Notes on Bradwell
The Chapel of St Peter on the Wall was founded by St Cedd. Cedd had been ordained at Lindisfarne, off the coast of Northumberland. He trained as a missionary, and walked the lanes and tracks of ancient England talking to people he met along the way, trying to re-awaken their interest in Christianity, which had become a minority religion since the retreat of the Romans.
Cedd was sent to Essex at the request of Sigbert, King of the East Saxons. He arrived in Bradwell (a busy port at that time) in 653 A. D. As he explored the area he came across the ruins of a Roman fort and decided to use the stones to build a permanent church in the region. From there he established other Christian centres at Mersea, Tilbury, Prittlewell and Upminster.
In 659, on a visit back to the north, Cedd was asked to establish another monastery. He chose a remote site at Lastingham on the Yorkshire moors, which seemed fit only for 'wild beasts, robbers and demons'. In 664, while in Yorkshire, Cedd caught the plague. As he lay dying 30 of his monks from Bradwell came to be with him. They too caught the plague. Only one young boy survived and returned to Bradwell. Despite this setback, the mission survived, becoming part of a Benedictine monastery before being sold to William of Wykeham in 1391.
In Tudor times, the church was abandoned and for hundreds of years the building was used by local farmers as a barn, but in 1920 it was restored and re-consecrated as a place of worship.
At the time St Cedd was building his church, the land he was building on was a narrow promontory into the North Sea. The coastal land to the south and to the west was salt marsh. This boggy land was reclaimed by Dutch engineers during the 17th century by draining the marsh and building the sea wall. A borrowdyke snakes alongside the sea wall for much of its length, adding visual interest and another wildlife habitat to the area.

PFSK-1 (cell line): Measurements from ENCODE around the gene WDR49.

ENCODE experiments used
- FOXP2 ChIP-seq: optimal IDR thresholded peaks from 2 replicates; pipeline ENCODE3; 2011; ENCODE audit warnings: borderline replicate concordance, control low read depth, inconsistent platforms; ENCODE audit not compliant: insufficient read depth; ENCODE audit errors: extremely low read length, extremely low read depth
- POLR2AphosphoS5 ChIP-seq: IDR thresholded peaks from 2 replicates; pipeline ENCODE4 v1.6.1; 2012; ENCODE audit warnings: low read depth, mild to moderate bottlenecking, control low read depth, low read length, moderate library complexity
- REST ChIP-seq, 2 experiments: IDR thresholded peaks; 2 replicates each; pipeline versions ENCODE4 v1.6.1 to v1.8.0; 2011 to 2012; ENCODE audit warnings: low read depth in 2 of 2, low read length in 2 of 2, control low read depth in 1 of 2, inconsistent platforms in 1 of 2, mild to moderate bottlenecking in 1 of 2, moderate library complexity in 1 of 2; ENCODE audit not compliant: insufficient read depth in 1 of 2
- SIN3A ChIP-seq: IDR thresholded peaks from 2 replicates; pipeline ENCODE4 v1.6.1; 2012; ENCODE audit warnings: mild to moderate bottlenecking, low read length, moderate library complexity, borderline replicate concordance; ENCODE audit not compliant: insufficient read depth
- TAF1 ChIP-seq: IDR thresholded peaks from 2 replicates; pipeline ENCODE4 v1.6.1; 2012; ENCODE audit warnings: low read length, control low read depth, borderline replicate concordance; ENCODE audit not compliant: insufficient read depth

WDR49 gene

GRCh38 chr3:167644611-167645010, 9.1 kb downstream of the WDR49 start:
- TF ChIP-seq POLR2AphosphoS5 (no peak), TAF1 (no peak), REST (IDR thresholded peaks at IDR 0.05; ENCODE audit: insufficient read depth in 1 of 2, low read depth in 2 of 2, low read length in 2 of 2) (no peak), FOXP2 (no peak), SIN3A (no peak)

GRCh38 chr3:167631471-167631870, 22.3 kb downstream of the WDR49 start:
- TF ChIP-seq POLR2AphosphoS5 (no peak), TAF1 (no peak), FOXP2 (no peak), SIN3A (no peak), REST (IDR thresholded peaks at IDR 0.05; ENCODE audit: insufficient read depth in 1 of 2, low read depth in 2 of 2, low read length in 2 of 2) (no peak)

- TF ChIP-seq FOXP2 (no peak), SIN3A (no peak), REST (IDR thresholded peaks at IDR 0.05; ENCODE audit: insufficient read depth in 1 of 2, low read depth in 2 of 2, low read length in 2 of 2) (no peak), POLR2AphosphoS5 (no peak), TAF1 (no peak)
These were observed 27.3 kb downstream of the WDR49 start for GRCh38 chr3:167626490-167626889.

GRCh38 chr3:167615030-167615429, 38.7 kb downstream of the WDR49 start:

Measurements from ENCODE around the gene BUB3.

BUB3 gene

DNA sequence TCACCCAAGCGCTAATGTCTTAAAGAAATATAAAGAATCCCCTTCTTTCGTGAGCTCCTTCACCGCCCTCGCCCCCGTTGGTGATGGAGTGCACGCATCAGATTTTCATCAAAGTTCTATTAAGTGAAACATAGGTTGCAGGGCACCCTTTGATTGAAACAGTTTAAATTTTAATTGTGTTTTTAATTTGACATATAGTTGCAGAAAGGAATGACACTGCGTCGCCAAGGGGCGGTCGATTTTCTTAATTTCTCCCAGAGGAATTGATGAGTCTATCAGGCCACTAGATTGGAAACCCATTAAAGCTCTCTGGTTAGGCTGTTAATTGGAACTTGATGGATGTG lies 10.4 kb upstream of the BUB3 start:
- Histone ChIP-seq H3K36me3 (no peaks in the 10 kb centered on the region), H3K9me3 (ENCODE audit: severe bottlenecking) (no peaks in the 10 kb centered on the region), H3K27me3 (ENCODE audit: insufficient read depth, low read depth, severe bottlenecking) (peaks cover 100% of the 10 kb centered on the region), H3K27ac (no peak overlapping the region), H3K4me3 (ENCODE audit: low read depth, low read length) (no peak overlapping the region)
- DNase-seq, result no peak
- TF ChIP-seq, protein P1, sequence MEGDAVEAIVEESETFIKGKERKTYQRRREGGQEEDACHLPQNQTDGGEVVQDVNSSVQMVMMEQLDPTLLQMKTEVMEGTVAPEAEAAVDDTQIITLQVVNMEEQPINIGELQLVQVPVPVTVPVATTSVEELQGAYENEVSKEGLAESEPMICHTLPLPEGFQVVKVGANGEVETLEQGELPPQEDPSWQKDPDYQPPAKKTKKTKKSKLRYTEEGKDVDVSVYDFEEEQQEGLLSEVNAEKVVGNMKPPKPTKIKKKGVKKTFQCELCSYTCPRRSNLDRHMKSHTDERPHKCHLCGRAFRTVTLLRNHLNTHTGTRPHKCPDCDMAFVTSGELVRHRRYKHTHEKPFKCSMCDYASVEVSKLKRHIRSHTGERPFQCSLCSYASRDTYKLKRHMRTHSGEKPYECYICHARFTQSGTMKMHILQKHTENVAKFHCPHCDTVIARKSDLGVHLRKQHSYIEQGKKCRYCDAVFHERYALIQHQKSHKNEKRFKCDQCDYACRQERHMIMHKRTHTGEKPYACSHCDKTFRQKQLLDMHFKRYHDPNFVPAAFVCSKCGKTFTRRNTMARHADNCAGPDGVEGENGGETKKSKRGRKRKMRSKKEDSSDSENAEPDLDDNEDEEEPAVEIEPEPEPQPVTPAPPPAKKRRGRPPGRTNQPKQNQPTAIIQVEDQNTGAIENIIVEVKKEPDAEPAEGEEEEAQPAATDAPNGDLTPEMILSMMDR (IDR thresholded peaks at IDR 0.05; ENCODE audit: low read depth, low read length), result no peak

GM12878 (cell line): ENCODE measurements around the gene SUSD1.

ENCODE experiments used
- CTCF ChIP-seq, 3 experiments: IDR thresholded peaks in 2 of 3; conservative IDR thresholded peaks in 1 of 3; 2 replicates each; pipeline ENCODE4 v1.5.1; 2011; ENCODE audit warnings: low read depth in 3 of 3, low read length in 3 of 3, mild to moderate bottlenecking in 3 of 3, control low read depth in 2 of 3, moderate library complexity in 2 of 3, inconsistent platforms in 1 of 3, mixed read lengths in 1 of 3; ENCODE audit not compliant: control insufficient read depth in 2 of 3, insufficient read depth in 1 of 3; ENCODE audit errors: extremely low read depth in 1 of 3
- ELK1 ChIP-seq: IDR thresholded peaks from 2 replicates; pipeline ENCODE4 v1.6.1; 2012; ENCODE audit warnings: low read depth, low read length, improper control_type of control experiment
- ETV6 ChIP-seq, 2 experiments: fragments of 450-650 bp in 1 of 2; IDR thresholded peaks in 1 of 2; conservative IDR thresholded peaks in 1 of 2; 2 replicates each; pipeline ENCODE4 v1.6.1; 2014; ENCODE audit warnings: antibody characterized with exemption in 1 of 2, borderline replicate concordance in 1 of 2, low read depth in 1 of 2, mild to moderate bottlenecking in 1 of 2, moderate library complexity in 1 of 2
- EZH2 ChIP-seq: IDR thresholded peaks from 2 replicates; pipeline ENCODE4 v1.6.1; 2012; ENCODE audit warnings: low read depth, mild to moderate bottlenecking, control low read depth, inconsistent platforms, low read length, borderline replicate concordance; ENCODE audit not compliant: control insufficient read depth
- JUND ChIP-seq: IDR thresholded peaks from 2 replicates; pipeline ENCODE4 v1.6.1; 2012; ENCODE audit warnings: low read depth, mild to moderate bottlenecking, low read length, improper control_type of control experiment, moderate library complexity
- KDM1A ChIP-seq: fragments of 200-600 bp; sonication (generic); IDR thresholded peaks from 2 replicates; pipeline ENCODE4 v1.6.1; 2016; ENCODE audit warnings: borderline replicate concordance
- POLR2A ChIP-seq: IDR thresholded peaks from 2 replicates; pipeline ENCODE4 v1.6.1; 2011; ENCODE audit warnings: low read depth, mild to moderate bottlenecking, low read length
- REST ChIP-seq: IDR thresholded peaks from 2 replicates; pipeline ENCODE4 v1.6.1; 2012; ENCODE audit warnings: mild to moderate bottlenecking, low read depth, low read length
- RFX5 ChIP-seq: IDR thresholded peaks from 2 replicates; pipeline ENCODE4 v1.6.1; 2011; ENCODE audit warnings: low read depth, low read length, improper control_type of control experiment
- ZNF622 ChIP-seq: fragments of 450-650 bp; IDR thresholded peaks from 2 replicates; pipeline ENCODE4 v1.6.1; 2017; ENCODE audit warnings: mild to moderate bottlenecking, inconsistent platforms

The saltmashes and mudflats beyond the sea wall are a Special Protection Area, of international importance for wildlife including many species of bird. The nature reserve includes 30 acres of shell bank and extensive mudflats (saltings), and was established to help shore nesting birds, especially the little tern. A rare British breeding sea bird, the little tern suffers from 'people pressure' on shingle beaches where they nest. Bar-tailed godwit, hen harrier, dunlin, oystercatcher and lapwing also thrive here, and winter visitors to the Dengie coast include knot, sanderling and grey plover.
Bradwell nuclear power station was built at a location where the land was of little agricultural value, road access was good, the area was geologically sound and there was an unlimited source of cooling water from the North Sea. Building started in 1957, and from 1962 to 2002, a total of 60TWh of electricity was generated from the twin Magnox reactors. It is currently decommissioned and the site is planned to be cleared by 2092. The clearance work is staged: from 2002 to 2005 the site was left for the fuel rods to cool down and subsequently be reprocessed at Sellafield. Then in 2009 the cooling pond was partially drained down. In 2011 the plant in the turbine hall was removed and the hall itself demolished, and in 2015 the site entered a Care and Maintenance phase. This involves leaving the reactors to cool, removing most of the other structures, and leaving the reactor building in a safe state requiring minimum supervision. Final site clearance will occur during the period 2083 - 2092. It took 5 years to build: there were 40 years of operation: it will take 90 years to make the site safe and clear it. And, at the time of writing this in 2017 there is still no plan in place for the management of the residual nuclear material. A new nuclear reactor imaginatively named Bradwell B is planned for the site.